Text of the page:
The angel, Gabriel,
sent to a town of Galilee.
She was betrothed of Joseph.
The virgin’s name was Mary.


“Rejoice, oh highly favored.
The Lord, our God, is with you.
Blessed are you among women.
Our God has found favor in you.


“This child shall rule the house of Jacob.
He shall be given David’s throne.”
“Tell me how this all can be
for man I have not known.”


This shall be the sign:
in a virgin’s womb the child dwells.
“You shall conceive and bear a son
and call his name Emmanuel.”


“Jesus shall be His name
with great dignity he’ll reign
He shall be given David’s throne.”


“How is this to be
for man is not known to me
For man I have not known.”


“How is this God’s plan
for I do not know man.”
“The Spirit will come to you.


“The offspring to be born
will be God’s holy son.
The power of the Most High will overshadow you.


“Elizabeth also conceived
she was thought sterile but believed
With God all things can be.”


“Let it be as you say.
I conceive this special child today.
Let it be done to me.”




The Visitation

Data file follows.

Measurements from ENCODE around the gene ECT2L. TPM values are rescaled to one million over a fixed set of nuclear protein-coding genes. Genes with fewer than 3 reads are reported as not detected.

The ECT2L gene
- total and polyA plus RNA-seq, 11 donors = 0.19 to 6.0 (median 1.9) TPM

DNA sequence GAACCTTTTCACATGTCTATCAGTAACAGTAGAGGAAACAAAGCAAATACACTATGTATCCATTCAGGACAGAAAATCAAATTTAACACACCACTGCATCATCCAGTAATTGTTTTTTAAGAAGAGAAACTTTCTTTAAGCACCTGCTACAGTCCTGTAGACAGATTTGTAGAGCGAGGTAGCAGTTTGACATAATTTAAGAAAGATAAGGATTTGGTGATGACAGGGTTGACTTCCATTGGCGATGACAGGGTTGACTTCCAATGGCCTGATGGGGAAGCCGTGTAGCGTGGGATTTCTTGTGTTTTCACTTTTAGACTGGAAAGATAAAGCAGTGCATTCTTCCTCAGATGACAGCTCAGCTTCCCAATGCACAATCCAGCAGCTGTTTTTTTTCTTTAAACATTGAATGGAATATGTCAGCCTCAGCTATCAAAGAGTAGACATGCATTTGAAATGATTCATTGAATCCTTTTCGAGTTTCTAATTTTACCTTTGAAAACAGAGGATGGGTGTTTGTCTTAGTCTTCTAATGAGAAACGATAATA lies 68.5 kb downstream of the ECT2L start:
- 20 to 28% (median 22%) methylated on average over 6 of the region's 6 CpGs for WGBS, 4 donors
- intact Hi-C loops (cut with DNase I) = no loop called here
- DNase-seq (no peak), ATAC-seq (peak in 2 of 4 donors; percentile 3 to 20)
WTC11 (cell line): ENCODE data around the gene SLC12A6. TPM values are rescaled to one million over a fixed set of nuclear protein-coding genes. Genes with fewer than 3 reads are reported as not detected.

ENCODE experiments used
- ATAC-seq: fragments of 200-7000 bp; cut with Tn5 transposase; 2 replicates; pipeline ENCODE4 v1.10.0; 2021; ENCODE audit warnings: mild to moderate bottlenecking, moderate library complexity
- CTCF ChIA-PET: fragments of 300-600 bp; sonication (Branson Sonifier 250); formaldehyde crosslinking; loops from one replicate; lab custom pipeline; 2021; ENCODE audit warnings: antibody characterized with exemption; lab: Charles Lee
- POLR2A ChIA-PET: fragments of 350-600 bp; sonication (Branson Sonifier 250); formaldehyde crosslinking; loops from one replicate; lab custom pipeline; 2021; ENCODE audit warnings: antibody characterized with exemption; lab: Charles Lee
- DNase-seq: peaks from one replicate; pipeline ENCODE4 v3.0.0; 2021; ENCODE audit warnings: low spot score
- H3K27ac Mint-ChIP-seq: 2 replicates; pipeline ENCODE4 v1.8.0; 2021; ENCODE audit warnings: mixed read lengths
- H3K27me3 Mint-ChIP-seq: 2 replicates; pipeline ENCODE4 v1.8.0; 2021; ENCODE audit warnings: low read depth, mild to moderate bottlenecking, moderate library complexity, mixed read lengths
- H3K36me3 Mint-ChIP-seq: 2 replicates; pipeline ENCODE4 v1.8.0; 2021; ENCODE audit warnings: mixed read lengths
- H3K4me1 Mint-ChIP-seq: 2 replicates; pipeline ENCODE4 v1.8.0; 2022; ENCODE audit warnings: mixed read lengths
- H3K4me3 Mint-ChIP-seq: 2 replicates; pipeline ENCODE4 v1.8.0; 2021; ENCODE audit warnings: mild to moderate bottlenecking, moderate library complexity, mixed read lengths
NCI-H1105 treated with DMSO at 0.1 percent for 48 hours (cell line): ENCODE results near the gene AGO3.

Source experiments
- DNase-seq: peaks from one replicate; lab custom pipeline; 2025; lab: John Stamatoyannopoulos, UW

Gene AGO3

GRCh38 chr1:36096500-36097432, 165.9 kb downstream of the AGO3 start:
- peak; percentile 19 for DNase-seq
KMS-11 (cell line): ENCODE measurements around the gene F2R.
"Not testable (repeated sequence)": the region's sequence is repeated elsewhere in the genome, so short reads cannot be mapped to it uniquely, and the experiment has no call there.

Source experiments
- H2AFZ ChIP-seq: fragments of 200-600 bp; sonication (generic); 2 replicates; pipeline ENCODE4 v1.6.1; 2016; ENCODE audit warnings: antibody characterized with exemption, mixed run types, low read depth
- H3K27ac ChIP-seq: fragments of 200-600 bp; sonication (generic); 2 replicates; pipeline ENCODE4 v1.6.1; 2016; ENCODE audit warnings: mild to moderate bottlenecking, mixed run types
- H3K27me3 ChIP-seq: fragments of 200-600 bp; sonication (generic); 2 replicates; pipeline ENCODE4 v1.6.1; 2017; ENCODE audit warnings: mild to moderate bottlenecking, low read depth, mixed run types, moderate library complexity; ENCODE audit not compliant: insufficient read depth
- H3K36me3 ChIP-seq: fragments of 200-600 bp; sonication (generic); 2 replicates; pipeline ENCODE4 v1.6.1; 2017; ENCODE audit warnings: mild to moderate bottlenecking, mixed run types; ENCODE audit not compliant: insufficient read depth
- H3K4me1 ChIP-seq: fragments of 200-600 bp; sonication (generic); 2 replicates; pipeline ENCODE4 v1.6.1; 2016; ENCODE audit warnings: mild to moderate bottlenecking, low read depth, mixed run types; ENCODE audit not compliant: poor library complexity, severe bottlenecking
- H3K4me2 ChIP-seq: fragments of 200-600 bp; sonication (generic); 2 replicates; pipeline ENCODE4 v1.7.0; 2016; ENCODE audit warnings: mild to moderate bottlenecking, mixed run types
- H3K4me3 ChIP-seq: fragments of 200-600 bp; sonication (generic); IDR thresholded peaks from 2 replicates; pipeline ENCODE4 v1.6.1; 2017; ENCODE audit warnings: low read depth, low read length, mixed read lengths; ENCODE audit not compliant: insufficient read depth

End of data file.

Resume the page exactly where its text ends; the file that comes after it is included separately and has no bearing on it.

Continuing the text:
Proceeding in great haste
Mary then set out
to a town of Judah
to Zechariah’s house


She greeted Elizabeth.
The child leapt for joy within her womb.
“Blessed are you among women
and blest the fruit within your womb.”


Filled with the Holy Spirit
Elizabeth did say,
“Who am I that the mother
of my Lord should come to me this day?


“My baby leapt for joy
when you greeted me.
You trusted our Lord’s word
how blest are you now and shall ever be.”




The Magnificat


“My spirit does find joy
joy in God, my savior.
My being proclaims the greatness
of the Lord, my God, forever.


“Blest shall be this lowly servant
from age to age to come.
Our God, who is mighty,
for me great things has done.


“Blessed be this lowly servant.
My being does our God proclaim.
Our God is mighty.
Holy is God’s name.


“For those who fear there’s endless mercy.
God’s arm shows great might.
Confusing the proud.
Lowly raised to greatest heights.


“Rich empty sent away.
Good things given to the hungry.
Mighty from their thrones cast down.
Israel upheld in highest mercy.


“As promised to our ancestors,
Abraham and Sarah before,
our God keeps the promise still:
Our God forevermore.”




The Nativity


“A son shall be born to you.”
The angel’s words came true
in David’s town of Bethlehem.


In manger world’s redeemer lay
perhaps asleep upon the hay:
no room for them in the inn.


Shepherds watching flocks by night
the Lord’s glory shown ‘round them.
“You have nothing to fear,”
the angel said to them.


“I proclaim Good News
and tidings of great joy.
In David’s town of Bethlehem